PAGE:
Thoracoscopy in the treatment of thoracic disease is not a recent phenomenon. As early as 1910, Jacobaeus et al. examined the thoracic cavity and pleura with a cystoscope (1). The thoracoscope’s role was in management of pleural disease or for limited lung biopsies. In the 1990s, with improvements in anesthesia and video technology, the first reports were published of minimally invasive lung resections with the assistance of a video thoracoscope. From utilization in wedge resections (2-4), to anatomic lobectomies (5), video-assisted thoracoscopic surgery (VATS) became an accepted modality in the treatment of lung cancer (6-9). In comparisons with thoracotomy, VATS lobectomy has shown decreased postoperative complications and length of stay with equivalent oncologic outcomes (9-12). Despite the relatively safe record of VATS lobectomy, catastrophic intraoperative complications are not unheard of and have been reported at 1% (13). A variety of operative approaches have been proposed to standardize the VATS lobectomy. Techniques have ranged from simultaneously stapling all hilar structures (14), to a “no-touch fissure” anterior approach (15), to uniportal VATS lobectomy (16). In 2010, Liu and his group from Sichuan introduced a novel technique—the single-direction thoracoscopic lobectomy (17). They completed the procedure in 26 of 28 patients with an average operative time of 135 minutes, average blood loss of 125 mL, average lymph nodes dissected of 11.8, average postoperative hospital stay of 7.4 days and no perioperative deaths (17). They have also published on their method of non-grasping mediastinal lymph node dissection by maximizing use of the metal endoscopic suction with the electrocoagulation hook and ultrasonic scalpel (18).
In this month’s journal, the group from Sichuan University presents the steps to their single-direction thoracoscopic lobectomy in detail (19). The dissection is performed at the hilum with an anterior to posterior approach for the upper and middle lobes and a caudal to cranial approach for the lower lobes. For the right upper lobe, the right upper lobe vein is divided first, then the truncus arteriosus, then the ascending posterior artery. Dissecting the lymph nodes between the upper lobe bronchus and bronchus intermedius allows for successful division of the upper lobe bronchus. The fissure was divided last. For the right middle lobe, the right middle lobe vein is divided first, followed by the bronchus, then the middle lobe arterial branches, and finally the fissure. For the right lower lobe, the inferior pulmonary vein is divided first. Removal of the lymph nodes between the right lower and middle lobe bronchus allows for safe division of the lower lobe bronchus, followed by the superior segmental and basal arteries, and lastly the fissure. In this way, the authors can perform a fissureless dissection without the need to flip the lung over repeatedly, thus minimizing tissue trauma and ideally ensuring efficiency. The authors also present excellent videos of all three right-sided lobectomies that are clear and instructive (19).
The authors demonstrate good fissure-less techniques for right sided lobectomies, with the goal of minimizing air leaks and length of stay. It is interesting to note that despite this technique, in their previously published papers in 2010 and 2015, the average length of stay is greater than 7 days (17,18). This is much longer than those commonly reported in the United States with a length of stay of 4 to 5 days in large VATS lobectomy series (9,12). It is unclear whether this is due to institutional or cultural differences, or if the length of stay is shorter in their more recent series.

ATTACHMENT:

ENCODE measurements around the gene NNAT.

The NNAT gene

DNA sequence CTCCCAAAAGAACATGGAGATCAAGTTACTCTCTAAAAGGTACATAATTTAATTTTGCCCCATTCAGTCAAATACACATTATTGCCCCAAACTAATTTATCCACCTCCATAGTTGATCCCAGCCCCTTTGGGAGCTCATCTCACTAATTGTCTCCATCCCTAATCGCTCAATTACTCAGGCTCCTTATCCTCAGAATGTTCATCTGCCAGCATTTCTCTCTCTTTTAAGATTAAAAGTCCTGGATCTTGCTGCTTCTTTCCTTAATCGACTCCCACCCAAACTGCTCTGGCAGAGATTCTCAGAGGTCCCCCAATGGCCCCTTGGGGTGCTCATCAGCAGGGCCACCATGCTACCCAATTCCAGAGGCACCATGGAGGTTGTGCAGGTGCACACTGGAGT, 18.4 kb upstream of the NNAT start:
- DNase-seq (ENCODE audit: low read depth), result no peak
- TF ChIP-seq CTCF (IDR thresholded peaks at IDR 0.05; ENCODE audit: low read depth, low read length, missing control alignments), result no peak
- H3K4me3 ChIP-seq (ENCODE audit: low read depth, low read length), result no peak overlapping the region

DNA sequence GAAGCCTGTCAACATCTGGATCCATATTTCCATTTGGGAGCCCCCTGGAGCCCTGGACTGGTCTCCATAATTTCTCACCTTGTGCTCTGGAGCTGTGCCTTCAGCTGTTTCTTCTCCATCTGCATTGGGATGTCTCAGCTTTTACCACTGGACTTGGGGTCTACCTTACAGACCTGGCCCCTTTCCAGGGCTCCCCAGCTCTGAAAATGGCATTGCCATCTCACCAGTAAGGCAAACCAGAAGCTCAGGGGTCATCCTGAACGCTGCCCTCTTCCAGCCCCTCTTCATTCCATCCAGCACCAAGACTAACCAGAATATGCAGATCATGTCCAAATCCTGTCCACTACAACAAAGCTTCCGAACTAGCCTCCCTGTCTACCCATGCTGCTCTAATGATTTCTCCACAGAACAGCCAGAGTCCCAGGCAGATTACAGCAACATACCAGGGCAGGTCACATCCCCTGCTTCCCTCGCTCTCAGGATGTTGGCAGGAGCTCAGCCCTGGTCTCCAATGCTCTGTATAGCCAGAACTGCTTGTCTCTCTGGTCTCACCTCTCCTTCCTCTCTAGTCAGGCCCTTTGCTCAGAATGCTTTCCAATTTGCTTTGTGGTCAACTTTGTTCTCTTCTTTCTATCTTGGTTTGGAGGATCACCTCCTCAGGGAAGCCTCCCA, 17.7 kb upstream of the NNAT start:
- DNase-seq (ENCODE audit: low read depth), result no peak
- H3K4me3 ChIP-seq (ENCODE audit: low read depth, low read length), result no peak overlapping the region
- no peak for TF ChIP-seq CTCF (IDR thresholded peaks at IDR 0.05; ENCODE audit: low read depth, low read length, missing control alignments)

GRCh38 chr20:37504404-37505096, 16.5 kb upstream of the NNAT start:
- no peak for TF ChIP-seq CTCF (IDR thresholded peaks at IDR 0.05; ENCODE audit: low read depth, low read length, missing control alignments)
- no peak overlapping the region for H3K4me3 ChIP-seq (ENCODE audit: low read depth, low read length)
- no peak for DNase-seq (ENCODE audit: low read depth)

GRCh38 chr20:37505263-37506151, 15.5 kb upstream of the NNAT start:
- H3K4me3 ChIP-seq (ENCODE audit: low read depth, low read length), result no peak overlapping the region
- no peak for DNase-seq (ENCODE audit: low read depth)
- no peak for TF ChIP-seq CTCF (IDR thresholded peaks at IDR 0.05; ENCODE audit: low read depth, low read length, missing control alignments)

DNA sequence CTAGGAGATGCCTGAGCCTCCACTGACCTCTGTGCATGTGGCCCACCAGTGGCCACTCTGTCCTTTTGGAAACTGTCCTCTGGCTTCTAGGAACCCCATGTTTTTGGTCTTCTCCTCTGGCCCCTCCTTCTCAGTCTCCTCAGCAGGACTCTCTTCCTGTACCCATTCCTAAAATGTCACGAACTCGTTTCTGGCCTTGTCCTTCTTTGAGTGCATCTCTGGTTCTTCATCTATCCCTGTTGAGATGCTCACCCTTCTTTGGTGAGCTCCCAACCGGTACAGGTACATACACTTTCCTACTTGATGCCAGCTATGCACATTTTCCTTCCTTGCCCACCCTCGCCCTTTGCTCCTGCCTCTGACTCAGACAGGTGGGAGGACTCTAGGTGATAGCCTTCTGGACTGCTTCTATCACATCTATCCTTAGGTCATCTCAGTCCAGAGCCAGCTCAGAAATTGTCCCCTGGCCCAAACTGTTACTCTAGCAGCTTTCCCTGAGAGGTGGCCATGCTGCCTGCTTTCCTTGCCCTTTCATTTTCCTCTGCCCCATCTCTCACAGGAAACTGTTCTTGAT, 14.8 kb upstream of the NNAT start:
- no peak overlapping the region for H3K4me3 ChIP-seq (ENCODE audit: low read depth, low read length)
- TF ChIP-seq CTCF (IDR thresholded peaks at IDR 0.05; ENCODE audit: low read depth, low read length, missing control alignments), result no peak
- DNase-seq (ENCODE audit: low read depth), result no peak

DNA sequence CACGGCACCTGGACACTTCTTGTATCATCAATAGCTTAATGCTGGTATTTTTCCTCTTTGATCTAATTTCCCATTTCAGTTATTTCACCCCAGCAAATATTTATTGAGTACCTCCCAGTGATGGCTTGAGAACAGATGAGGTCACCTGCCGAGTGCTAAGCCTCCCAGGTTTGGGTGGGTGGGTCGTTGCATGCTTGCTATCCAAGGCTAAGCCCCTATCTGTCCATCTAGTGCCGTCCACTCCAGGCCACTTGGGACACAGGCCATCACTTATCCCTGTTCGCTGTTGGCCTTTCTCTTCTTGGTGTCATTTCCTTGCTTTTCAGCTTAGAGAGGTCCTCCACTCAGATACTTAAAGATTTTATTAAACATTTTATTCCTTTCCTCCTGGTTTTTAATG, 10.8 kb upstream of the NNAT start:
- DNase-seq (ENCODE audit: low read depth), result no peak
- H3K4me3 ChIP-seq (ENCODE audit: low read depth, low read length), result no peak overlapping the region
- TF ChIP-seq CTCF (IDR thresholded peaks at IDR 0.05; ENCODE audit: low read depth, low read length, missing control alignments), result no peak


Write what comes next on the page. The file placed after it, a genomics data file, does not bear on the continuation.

The authors highlight some of the potential pitfalls and ways to avoid them with the single-direction thoracoscopic lobectomy (19). During a right upper lobectomy, the superior segmental artery could be mistaken for the posterior ascending artery, and the authors recommend closely looking at the course of the arteries to distinguish between the two. During a right middle lobectomy, the arterial branches can be small and not amenable to stapling thus requiring ligation with silk ties. During the right lower lobectomy, the bronchus intermedius could be mistaken for the lower lobe bronchus and occasionally the superior segmental artery and basal arteries needed to be ligated separately. One minor critique of the single-direction thoracoscopic lobectomy is the need for silk ligation of certain vessels due to the difficult angle with a vascular stapler. While the authors point towards the cost efficacy of this technique, it may be more dangerous especially when tying on a fragile vessel and may add time to the procedure. In addition, as a minor technical point, the use of the Harmonic scalpel to divide small pulmonary arterial branches that have been ligated proximally is not cost effective. It could have been done with clipping distally towards the specimen side and dividing with scissors. If the Harmonic is to be used, Swanson and others at the Brigham have shown that ultrasonic shears is sufficient for small diameter (≤5 mm) pulmonary arterial and venous ligation (20).
Liao and coauthors should be commended for their simplification and distillation of the VATS lobectomy with their single-direction approach. The article has clear and precise descriptions of each of the right sided lobectomies and the videos are an excellent adjunct to the paper. Their work is an important addition to the literature on VATS lobectomy. The single-direction thoracoscopic lobectomy is certainly a step in the right direction towards standardizing and improving the safety of the VATS lobectomy.
Conflicts of Interest: The authors have no conflicts of interest to declare.
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